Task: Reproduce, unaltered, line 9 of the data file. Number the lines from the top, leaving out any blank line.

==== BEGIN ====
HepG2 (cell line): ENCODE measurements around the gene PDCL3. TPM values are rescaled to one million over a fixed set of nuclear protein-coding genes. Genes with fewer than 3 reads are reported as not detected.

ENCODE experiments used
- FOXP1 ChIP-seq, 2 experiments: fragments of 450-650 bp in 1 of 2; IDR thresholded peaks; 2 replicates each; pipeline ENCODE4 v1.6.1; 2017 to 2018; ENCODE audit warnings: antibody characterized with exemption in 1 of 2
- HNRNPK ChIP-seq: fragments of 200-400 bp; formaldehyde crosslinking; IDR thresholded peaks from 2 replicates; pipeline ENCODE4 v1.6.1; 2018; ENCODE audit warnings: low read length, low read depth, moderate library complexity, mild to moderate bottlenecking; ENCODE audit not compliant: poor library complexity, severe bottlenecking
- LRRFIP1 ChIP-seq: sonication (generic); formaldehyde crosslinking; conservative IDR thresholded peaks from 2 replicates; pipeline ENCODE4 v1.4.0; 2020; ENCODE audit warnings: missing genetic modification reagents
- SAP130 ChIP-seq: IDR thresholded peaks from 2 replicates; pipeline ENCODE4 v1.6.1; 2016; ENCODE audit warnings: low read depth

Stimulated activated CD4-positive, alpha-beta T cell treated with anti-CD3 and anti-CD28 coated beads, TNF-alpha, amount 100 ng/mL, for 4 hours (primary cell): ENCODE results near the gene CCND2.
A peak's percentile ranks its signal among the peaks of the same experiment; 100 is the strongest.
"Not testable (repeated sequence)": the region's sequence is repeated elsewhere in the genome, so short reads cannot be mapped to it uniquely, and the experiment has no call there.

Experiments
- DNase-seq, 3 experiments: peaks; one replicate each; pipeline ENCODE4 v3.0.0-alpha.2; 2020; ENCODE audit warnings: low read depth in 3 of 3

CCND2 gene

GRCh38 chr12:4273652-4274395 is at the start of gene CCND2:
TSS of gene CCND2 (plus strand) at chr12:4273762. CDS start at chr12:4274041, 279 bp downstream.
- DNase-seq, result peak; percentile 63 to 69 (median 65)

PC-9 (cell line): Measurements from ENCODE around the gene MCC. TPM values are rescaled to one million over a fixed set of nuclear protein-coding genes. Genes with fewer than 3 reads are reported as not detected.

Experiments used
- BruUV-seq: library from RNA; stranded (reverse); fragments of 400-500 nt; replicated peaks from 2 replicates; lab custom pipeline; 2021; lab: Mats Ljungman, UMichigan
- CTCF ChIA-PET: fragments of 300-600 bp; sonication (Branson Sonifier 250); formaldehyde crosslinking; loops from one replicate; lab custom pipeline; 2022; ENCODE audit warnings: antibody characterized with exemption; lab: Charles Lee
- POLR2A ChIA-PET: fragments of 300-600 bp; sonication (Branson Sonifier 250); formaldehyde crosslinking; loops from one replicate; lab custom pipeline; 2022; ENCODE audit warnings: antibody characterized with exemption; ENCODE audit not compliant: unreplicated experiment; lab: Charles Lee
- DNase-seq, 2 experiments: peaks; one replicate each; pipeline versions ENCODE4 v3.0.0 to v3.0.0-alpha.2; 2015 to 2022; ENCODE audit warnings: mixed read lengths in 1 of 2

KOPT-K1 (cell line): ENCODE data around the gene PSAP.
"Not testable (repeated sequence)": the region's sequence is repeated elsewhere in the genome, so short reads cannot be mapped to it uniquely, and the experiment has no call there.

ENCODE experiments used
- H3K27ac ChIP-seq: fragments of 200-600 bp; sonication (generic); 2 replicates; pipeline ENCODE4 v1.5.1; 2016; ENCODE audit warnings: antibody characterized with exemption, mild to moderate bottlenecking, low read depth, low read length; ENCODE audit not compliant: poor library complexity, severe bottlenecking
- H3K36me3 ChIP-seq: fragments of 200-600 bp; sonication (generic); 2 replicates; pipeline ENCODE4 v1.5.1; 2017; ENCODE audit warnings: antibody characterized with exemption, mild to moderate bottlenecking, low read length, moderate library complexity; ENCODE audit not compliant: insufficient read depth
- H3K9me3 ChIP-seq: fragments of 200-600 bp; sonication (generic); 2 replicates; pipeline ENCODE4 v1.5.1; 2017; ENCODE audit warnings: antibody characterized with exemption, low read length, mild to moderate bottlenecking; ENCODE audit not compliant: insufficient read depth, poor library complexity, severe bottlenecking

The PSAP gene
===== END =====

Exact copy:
"Not testable (repeated sequence)": the region's sequence is repeated elsewhere in the genome, so short reads cannot be mapped to it uniquely, and the experiment has no call there.